Moving Beyond Child Abuse Without Alcohol

Moving Beyond Child Abuse Without Alcohol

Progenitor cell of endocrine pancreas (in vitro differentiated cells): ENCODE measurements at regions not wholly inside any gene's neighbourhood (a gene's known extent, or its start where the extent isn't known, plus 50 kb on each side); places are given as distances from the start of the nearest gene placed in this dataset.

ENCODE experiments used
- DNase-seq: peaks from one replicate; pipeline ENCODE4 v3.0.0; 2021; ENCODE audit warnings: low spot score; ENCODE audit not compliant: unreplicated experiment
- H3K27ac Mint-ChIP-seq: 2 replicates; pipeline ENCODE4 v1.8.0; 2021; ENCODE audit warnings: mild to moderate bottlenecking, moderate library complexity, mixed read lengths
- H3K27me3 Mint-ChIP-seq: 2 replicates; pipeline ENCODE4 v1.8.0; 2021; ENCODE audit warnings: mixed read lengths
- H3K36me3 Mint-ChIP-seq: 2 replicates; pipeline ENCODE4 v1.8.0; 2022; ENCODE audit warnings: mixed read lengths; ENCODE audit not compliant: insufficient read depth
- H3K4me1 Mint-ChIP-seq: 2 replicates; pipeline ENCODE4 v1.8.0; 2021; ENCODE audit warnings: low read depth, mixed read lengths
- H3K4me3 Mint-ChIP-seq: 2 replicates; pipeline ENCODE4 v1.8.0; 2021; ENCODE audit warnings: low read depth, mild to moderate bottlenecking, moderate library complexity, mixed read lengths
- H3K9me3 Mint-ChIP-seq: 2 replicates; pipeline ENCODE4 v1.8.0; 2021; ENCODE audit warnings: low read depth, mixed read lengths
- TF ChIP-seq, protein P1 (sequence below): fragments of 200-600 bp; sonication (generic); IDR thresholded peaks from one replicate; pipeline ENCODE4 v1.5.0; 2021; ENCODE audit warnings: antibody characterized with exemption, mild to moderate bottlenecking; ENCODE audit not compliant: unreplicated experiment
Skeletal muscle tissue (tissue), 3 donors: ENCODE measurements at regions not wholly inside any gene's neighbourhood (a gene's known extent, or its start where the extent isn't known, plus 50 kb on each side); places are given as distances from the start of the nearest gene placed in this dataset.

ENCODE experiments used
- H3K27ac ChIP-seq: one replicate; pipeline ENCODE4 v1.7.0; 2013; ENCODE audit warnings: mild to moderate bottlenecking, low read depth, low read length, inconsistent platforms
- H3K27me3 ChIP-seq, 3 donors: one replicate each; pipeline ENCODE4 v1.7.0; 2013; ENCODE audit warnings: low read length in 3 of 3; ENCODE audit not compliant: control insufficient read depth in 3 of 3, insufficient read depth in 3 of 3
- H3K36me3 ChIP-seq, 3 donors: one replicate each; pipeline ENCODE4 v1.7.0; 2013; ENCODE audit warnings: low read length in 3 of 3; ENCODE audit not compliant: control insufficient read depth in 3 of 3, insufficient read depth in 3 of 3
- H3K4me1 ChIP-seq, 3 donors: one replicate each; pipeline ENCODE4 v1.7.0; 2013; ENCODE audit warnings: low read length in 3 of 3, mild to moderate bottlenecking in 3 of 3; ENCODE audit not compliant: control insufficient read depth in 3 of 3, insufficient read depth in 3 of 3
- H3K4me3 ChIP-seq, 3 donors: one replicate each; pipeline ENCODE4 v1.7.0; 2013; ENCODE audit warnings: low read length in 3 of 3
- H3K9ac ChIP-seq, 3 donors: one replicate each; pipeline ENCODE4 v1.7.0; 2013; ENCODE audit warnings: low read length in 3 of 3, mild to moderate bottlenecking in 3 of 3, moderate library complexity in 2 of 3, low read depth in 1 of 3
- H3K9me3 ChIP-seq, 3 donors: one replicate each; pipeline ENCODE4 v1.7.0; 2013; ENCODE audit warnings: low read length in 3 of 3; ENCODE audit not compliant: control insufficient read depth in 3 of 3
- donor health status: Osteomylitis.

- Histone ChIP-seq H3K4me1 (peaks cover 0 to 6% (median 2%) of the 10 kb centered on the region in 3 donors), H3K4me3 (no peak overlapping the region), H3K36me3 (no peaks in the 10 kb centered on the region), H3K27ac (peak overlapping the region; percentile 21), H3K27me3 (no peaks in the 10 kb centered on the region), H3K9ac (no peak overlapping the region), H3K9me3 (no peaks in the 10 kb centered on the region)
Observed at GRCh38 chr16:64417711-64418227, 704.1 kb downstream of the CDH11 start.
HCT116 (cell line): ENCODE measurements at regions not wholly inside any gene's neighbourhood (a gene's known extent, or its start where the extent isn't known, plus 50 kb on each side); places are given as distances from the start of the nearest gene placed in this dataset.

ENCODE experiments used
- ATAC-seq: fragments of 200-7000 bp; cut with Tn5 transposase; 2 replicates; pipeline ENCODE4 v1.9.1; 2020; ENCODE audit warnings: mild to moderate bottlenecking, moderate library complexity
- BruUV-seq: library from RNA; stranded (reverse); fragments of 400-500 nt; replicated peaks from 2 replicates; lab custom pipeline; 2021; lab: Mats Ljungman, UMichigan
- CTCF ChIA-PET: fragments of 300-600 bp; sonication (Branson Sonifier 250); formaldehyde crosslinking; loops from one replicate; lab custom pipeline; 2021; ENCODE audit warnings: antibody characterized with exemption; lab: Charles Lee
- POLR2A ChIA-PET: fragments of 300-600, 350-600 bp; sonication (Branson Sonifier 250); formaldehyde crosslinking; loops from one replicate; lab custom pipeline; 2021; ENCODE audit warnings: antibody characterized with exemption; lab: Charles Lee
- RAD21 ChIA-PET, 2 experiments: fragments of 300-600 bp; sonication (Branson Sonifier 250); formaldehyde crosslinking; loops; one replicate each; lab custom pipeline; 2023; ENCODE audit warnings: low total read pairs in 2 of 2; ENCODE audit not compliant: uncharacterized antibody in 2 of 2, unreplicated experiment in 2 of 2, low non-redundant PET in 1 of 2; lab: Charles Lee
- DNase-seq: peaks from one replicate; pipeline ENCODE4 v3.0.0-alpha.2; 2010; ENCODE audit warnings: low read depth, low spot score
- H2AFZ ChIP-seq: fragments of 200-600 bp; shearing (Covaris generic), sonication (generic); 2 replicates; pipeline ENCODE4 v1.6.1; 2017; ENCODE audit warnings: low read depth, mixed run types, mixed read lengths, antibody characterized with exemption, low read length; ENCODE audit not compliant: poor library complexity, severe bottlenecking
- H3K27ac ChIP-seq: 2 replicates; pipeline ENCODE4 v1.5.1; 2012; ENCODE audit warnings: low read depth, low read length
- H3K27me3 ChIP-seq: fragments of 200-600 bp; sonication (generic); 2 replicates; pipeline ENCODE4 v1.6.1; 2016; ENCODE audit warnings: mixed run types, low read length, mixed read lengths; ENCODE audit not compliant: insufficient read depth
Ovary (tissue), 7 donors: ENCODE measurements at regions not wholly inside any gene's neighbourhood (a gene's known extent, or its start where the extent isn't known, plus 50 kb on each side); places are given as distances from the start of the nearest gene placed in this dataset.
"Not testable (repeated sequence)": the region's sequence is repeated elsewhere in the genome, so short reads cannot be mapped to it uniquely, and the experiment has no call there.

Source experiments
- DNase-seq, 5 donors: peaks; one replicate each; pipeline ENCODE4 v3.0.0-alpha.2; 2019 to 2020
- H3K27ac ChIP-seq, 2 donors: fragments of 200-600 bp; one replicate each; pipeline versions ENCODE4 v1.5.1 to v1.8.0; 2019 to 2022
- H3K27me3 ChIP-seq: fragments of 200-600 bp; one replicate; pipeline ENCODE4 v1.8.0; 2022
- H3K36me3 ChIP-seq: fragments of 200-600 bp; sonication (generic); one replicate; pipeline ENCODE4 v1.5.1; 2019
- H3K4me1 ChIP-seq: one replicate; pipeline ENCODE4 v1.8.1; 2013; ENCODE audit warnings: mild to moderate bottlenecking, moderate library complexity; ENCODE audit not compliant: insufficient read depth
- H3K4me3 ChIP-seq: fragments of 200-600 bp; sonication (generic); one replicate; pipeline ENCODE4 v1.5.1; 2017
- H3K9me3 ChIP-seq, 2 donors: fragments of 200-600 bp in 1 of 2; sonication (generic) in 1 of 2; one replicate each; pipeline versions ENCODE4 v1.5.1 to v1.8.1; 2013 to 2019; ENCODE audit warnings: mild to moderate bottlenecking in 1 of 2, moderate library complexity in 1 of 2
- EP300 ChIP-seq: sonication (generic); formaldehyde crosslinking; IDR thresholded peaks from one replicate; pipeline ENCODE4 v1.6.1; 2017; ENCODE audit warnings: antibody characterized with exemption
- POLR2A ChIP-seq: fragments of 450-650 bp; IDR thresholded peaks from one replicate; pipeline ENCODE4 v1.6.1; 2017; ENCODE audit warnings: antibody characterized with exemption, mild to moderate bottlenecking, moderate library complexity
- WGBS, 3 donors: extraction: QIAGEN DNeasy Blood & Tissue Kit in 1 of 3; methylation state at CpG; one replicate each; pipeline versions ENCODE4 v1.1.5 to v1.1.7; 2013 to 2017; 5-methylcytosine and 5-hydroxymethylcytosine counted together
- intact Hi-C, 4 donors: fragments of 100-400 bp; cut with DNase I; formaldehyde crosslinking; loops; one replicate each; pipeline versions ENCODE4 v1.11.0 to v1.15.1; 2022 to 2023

RISE welcomes Melissa, Public Relations Coordinator for St. Jude Retreats, a residential retreat program for those looking to overcome alcohol and drugs. Melissa offers her perspective on why so many survivors use alcohol to escape the trauma of abuse and how to break this cycle. Experiencing child abuse, whether sexual or physical, can perpetuate trauma throughout a person’s life. In their teen and adult years, the abused child may display acts of outrage, anger, or even act out abusively toward others. Can these acts of violence against a child cause them to become alcoholics? According to a recent study, 31% of the 196 patients in an alcohol treatment program were exposed to child abuse at some point in their lives. So why do victims of abuse turn to alcohol? Child abuse victims often drink to seek relief from their troubled lives. People can have very high expectations of alcohol – it can remove stress, take away problems or make them forget their sorrows. Unfortunately, these effects are only temporary leading people to drink to oblivion in an attempt to permanently numb themselves to their pain. In many cases, people justify this choice to turn to quick relief–based solutions rather than tackling their emotional issues head on. Over time, this expedient method of addressing painful situations becomes their practiced method and thus the “alcoholic” is born. By turning to alcohol at those crucial, difficult moments in life rather than fully solving their problems, few adequate paths leading out of their current situation are ever created. Some will begin to actually define themselves by their fight against the injustices of their painful lives (while remaining unwilling to change it). Mentally, it may be hard for child abuse victims to talk to a therapist about incidents that occurred in the past. The memories may be too vivid, or cause extreme stress or anxiety. Turning to alcohol, or other “addictive” behaviors, creates a self-limiting perspective that can keep the person at a constant low level of satisfaction or happiness. Often this “low value happiness” creates an empty feeling of wanting more while offering the person a simple, temporary happiness that allows them to avoid dealing with the larger issues. They give up looking for problem-solving options and cycle endlessly through painful emotional events, relationships and circumstances and accept this as the standard. Relief is truly the counter force to pain, whether it is physical, emotional, or mental. This cycle of low value happiness can be broken. It is possible to move past these destructive habits and attain a better level of happiness, creating new possibilities and an overall better outlook on life. The person must be willing to change, mature and problem solve...

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